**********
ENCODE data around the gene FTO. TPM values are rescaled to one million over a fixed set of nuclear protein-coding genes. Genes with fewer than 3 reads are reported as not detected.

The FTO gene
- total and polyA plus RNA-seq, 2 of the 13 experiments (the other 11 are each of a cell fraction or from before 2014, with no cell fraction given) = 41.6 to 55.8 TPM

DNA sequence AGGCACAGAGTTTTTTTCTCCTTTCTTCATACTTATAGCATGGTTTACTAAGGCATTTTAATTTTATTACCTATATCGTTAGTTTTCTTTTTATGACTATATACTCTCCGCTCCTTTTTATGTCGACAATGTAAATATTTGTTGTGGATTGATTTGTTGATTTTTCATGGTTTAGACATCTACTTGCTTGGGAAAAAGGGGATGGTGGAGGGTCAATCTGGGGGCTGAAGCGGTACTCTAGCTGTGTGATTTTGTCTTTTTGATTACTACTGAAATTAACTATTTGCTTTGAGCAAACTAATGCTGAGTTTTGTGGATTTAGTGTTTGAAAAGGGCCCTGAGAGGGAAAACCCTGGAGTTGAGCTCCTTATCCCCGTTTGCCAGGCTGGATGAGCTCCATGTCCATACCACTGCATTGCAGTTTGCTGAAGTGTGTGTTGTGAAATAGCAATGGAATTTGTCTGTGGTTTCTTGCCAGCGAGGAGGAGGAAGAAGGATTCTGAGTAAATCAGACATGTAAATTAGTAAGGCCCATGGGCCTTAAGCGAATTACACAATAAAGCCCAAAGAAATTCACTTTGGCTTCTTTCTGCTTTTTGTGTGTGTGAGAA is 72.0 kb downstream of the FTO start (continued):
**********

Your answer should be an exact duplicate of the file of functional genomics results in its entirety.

ENCODE data around the gene FTO. TPM values are rescaled to one million over a fixed set of nuclear protein-coding genes. Genes with fewer than 3 reads are reported as not detected.

The FTO gene
- total and polyA plus RNA-seq, 2 of the 13 experiments (the other 11 are each of a cell fraction or from before 2014, with no cell fraction given) = 41.6 to 55.8 TPM

DNA sequence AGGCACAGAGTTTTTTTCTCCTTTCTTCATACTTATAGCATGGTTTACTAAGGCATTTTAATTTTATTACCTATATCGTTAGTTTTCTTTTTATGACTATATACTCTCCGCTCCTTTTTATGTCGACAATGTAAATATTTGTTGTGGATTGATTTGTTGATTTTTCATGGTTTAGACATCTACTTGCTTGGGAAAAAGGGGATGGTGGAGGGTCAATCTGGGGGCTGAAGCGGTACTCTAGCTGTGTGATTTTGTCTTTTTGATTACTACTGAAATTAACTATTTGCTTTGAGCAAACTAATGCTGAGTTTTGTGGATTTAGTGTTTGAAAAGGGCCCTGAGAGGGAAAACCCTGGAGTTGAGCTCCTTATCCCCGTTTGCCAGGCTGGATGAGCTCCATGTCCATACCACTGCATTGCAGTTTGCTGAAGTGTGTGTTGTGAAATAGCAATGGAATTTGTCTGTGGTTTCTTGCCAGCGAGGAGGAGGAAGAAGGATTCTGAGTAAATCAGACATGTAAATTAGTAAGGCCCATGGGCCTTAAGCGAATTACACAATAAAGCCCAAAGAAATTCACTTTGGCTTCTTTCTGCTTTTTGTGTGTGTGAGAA is 72.0 kb downstream of the FTO start (continued):